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[2] But Cadmus, to atone for the slaughter, served Ares for an eternal year; and the year was then equivalent to eight years of our reckoning.1

After his servitude Athena procured for him the kingdom, and Zeus gave him to wife Harmonia, daughter of Aphrodite and Ares. And all the gods quitted the sky, and feasting in the Cadmea celebrated the marriage with hymns.2 Cadmus gave her a robe and the necklace wrought by Hephaestus, which some say was given to Cadmus by Hephaestus, but Pherecydes says that it was given by Europa, who had received it from Zeus.3 And to Cadmus were born daughters, Autonoe, Ino, Semele, Agave, and a son Polydorus.4 Ino was married to Athamas, Autonoe to Aristaeus, and Agave to Echion.

1 The “eternal year” probably refers to the old eight years' cycle, as to which and the period of a homicide's banishment, see the note on Apollod. 2.5.11.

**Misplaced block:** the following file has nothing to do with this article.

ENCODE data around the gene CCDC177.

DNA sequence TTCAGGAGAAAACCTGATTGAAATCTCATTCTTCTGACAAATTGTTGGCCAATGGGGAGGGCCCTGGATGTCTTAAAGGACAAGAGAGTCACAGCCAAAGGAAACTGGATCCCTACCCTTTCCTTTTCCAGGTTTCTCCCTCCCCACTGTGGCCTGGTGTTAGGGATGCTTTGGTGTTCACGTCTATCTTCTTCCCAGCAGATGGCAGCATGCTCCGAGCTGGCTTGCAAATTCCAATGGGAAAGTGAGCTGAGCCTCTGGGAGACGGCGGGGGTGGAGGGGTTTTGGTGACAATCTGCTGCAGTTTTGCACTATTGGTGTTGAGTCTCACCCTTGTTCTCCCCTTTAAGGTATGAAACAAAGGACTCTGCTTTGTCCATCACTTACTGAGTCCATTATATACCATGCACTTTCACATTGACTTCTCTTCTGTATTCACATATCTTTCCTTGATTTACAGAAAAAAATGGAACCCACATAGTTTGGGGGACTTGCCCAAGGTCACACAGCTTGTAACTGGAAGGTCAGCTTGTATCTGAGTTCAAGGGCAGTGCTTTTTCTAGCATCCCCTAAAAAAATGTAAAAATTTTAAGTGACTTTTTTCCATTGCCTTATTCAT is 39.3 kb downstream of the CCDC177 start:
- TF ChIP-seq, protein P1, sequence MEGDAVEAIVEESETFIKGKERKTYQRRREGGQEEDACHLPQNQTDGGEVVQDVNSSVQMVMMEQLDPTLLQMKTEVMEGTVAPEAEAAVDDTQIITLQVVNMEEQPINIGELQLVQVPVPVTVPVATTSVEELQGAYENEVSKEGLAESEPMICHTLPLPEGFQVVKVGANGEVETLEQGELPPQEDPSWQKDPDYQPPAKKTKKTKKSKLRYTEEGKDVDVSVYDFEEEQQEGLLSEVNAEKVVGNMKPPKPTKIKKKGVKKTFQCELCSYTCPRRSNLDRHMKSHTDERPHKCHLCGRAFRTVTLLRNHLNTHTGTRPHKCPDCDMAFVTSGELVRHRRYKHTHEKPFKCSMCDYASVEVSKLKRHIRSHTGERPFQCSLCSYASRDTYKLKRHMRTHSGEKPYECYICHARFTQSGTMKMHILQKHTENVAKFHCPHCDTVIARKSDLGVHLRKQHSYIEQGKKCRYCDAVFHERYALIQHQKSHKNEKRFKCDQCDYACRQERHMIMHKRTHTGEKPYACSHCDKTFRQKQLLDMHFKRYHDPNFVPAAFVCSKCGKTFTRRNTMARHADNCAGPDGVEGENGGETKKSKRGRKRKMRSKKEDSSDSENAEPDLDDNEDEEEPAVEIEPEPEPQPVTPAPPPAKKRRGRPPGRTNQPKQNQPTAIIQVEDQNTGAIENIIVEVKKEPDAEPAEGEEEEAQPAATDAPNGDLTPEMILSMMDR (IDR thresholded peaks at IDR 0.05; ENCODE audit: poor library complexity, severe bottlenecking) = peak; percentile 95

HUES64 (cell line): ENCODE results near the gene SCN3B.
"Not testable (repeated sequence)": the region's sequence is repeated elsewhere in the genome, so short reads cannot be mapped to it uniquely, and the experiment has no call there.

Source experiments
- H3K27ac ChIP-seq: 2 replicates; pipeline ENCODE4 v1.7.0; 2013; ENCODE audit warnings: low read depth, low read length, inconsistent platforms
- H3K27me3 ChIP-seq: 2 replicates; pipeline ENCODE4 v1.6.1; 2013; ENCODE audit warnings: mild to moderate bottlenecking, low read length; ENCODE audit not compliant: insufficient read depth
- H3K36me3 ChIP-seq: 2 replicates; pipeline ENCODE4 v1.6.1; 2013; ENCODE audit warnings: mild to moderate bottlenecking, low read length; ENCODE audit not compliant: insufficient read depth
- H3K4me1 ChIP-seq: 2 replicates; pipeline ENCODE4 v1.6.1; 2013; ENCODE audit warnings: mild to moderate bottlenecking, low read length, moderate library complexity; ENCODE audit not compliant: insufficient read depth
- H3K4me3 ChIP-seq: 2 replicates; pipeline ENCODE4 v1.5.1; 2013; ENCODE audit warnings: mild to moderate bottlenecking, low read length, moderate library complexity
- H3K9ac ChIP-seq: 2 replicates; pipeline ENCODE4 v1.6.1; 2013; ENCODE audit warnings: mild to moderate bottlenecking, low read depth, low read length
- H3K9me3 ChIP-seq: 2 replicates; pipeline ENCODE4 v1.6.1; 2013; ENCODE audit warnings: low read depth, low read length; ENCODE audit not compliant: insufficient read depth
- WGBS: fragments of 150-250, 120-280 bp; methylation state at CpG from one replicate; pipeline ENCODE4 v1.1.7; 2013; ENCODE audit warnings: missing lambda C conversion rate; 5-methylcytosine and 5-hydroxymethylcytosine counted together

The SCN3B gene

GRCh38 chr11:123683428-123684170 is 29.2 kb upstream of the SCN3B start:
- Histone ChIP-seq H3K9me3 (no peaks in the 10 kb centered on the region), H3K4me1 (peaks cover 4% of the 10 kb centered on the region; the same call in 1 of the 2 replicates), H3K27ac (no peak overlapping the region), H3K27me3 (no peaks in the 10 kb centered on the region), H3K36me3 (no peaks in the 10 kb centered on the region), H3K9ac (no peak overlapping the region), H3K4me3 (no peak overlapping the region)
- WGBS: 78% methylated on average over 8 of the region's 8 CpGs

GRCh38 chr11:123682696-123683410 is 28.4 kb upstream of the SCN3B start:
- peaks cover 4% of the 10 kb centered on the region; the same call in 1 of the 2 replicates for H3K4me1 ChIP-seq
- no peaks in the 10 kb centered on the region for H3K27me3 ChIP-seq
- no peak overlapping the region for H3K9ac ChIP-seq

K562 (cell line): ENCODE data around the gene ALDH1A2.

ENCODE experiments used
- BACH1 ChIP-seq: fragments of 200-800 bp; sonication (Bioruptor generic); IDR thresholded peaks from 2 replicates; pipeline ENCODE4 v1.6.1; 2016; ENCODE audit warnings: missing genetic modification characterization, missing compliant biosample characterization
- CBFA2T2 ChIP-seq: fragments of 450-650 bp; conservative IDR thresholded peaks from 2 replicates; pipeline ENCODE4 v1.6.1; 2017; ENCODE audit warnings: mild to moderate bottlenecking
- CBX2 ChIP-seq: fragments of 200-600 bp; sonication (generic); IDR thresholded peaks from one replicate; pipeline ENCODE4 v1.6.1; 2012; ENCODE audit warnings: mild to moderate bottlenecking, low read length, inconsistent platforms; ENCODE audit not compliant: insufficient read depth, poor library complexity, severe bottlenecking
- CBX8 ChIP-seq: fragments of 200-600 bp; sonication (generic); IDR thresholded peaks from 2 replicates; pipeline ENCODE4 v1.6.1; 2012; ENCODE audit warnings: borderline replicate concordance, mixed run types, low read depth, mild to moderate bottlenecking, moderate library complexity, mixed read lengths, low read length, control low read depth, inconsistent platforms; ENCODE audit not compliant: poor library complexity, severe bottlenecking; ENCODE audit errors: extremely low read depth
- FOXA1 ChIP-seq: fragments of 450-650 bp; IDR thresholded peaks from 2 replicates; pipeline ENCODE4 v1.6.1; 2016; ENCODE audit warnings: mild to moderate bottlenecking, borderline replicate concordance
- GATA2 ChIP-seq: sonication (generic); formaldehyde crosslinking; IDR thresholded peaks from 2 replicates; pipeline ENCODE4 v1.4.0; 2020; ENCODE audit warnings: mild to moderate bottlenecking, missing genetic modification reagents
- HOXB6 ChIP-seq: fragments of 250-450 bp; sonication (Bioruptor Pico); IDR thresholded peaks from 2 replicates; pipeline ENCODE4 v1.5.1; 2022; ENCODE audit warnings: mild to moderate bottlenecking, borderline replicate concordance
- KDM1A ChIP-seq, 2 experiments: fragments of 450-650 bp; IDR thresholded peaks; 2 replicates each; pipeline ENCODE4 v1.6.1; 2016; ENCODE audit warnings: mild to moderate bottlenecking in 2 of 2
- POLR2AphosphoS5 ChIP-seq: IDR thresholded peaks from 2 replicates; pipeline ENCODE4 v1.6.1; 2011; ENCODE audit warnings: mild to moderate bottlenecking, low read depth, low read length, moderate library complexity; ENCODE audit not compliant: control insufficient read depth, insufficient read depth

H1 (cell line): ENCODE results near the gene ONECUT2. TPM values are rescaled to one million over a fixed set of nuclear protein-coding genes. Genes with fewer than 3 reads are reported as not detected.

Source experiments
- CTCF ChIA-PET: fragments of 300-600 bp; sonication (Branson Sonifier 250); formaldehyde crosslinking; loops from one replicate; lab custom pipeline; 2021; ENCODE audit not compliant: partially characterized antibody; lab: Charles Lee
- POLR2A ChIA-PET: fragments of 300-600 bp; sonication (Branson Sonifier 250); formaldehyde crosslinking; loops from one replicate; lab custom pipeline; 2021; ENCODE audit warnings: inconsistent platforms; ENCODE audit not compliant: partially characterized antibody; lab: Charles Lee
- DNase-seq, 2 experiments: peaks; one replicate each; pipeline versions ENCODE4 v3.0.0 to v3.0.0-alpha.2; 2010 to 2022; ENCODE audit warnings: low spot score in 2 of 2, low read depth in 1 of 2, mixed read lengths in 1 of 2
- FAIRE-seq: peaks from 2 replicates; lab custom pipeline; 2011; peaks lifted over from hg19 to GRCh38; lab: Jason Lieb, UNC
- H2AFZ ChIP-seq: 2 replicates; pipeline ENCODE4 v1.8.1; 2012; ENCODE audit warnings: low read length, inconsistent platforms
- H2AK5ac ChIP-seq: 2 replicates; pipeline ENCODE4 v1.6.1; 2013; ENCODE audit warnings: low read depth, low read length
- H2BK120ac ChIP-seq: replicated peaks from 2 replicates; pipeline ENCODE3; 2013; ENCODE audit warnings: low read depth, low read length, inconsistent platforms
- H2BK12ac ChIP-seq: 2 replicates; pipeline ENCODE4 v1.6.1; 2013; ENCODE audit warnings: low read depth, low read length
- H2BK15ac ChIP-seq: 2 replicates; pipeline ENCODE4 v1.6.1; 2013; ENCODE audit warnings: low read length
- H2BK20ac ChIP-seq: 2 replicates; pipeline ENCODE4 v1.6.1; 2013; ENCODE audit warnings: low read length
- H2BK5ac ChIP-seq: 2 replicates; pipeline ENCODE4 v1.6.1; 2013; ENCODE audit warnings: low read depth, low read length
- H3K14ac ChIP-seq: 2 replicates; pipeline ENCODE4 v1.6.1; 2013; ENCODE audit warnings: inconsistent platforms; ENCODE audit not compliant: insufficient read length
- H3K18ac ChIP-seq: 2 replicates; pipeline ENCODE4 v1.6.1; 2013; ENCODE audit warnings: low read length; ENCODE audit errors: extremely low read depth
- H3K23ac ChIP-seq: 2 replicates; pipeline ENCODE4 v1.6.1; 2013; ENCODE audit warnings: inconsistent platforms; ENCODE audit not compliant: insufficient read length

2 As to the marriage of Cadmus and Harmonia, see Pind. P. 3.88(157)ff.; Eur. Ph. 822ff.; Theognis 15-18; Diod. 4.2.1, Diod. 5.48.5, Diod. 5.49.1; Paus. 3.18.12; Paus. 9.12.3; Scriptores rerum mythicarum Latini, ed. Bode, i. p. 101 (Second Vatican Mythographer 78), (who calls the wife Hermiona).

3 According to another account, this golden necklace was bestowed by Aphrodite on Cadmus or on Harmonia. See Diod. 4.65.5; Scholiast on Pind. P. 3.94(167); Scholiast on Eur. Ph. 71. But, according to yet another account, the necklace and robe were both bestowed by Athena. See Diod. 5.49.1. Second Vatican Mythographer 78 (see preceding note) says that the necklace was made by Vulcan (Hephaestus) at the instigation of Minerva (Athena), and that it was bestowed by him on Harmonia at her marriage.

4 Compare Hes. Th. 975-978ff.; Diod. 4.2.1. As to the daughters Semele and Ino, compare Pind. O. 2.22(38)ff.

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